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ORIGINAL ARTICLE
Year : 2016  |  Volume : 19  |  Issue : 3  |  Page : 353-358

Evaluation of two different respiratory physiotherapy methods after thoracoscopy with regard to arterial blood gas, respiratory function test, number of days until discharge, cost analysis, comfort and pain control


1 Department of Thoracic Surgery, Harran University Faculty of Medicine, Sanliurfa, Turkey
2 Department of Public Health, Harran University Faculty of Medicine, Sanliurfa, Turkey

Correspondence Address:
Dr. S Gunay
Department of Thoracic Surgery, Harran University Faculty of Medicine, Sanliurfa
Turkey
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Source of Support: None, Conflict of Interest: None


DOI: 10.4103/1119-3077.179279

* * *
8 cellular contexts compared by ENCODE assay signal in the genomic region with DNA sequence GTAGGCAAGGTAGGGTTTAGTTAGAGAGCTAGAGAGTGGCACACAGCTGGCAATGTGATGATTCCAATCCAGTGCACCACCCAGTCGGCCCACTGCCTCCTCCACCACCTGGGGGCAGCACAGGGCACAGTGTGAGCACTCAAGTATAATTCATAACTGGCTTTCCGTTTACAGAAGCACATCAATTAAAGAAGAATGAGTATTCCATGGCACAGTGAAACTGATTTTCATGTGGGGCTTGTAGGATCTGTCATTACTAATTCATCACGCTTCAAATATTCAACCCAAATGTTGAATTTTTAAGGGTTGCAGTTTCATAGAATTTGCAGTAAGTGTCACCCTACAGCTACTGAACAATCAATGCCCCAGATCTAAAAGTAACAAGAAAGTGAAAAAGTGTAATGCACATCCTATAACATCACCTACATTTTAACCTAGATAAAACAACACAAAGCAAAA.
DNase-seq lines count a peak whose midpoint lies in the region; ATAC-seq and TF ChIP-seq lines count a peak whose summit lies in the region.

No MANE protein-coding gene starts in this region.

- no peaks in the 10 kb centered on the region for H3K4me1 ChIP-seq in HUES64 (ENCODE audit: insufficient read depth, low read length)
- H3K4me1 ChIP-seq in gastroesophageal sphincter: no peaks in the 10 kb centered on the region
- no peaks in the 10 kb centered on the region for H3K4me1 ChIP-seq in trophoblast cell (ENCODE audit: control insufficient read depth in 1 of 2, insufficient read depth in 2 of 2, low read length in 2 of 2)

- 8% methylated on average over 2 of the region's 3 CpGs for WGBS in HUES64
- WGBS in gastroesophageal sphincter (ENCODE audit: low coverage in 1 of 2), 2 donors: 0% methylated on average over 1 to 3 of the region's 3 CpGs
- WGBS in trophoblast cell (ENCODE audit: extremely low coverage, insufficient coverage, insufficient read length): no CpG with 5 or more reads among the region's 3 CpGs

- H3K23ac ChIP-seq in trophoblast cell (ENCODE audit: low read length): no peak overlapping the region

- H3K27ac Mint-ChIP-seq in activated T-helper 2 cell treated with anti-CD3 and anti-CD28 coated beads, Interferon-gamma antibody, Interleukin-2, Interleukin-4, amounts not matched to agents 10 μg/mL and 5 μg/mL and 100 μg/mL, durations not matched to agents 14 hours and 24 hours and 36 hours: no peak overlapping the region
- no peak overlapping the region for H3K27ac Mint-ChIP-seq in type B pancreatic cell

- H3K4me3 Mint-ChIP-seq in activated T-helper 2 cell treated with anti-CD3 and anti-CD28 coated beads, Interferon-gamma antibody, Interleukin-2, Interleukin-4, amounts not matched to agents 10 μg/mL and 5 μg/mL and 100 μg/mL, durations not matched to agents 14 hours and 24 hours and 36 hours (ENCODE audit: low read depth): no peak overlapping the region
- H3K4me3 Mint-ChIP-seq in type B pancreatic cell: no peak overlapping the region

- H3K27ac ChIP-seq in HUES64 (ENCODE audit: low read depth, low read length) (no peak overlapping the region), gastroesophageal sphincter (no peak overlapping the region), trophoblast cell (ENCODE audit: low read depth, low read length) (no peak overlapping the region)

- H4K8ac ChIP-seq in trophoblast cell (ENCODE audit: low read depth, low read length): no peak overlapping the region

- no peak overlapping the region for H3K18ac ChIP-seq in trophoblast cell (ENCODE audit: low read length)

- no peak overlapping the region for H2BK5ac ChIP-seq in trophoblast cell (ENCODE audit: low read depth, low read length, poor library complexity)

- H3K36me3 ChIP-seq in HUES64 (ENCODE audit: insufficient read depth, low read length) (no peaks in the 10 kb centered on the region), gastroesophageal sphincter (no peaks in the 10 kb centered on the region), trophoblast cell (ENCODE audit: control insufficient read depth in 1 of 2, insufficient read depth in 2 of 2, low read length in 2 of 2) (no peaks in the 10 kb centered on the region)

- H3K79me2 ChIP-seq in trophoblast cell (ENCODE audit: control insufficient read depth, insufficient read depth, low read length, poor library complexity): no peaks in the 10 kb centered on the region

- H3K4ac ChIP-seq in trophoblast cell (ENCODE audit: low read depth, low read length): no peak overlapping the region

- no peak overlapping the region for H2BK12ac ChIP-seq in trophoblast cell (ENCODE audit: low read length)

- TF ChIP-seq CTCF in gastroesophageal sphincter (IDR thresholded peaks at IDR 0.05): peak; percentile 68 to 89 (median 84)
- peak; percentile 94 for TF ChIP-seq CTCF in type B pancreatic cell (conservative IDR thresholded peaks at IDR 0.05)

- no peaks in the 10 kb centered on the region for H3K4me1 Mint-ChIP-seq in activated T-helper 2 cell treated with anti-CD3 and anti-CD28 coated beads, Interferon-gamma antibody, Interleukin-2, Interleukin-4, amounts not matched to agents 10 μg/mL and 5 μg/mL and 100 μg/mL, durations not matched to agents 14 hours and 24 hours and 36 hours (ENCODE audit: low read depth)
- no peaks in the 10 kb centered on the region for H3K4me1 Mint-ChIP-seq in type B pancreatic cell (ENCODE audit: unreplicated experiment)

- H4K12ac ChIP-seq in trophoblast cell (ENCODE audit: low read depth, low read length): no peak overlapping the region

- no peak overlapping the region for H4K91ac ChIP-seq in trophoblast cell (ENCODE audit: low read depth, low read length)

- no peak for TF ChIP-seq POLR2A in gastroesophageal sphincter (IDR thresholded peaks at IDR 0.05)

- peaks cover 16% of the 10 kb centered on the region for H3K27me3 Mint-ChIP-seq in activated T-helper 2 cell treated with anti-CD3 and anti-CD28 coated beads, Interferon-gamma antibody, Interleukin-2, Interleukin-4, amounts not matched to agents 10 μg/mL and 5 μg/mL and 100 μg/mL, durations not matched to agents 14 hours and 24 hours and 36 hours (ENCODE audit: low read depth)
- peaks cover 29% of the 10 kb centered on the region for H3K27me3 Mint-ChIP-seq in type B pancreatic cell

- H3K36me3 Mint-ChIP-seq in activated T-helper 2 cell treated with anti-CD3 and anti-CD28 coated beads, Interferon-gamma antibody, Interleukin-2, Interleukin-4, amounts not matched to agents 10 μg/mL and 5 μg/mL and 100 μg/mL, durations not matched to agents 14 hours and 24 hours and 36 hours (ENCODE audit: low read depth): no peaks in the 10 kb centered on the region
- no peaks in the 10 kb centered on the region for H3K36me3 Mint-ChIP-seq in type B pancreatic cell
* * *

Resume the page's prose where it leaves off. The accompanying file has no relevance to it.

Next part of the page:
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Introduction: Although the methods used in thoracic surgery have been developing rapidly over the last five decades, postoperative pulmonary complications are seen in this field more than in other surgical branches. We aimed at comparing the acute effects of incentive spirometry (IS) and breathing retraining exercises by a respiratory physiotherapist or experienced physiotherapist. Methods: Patients were randomized into two groups as spirometry and physiotherapist. Combined respiratory exercises were implemented through IS inspirometry group and by a physiotherapist in physiotherapist group. Blood gas, respiratory function tests, survey results of the Burford pain thermometer, discharge days, and cost analyses of both groups were examined just before the beginning of physiotherapy and on the 3rd day of therapy. Results: There were no statistical difference in first and last values of pH and PCO2and also there were no difference between groups (P > 0.05). Forced expiratory volume one second (FEV1) values are statistically increased compared to basal levels in both groups and mean difference in FEV1values was statistically increased in physiotherapist group compared to spirometry group (P < 0.001). Forced vital capacity (FVC), PO2and SaO2 values are statistically increased compared to basal levels in both groups but mean difference in FVC values was not statistically different between groups (P > 0.05). Cost analysis was not statistically different, mean hospitalization day and mean pain score were statistically decreased in physiotherapist group. Conclusions: Based on the outcome of this study, respiratory physiotherapy methods carried out by a respiratory physiotherapist are more effective in acute cardiothoracic conditions after thoracotomy compared to IS by patients.


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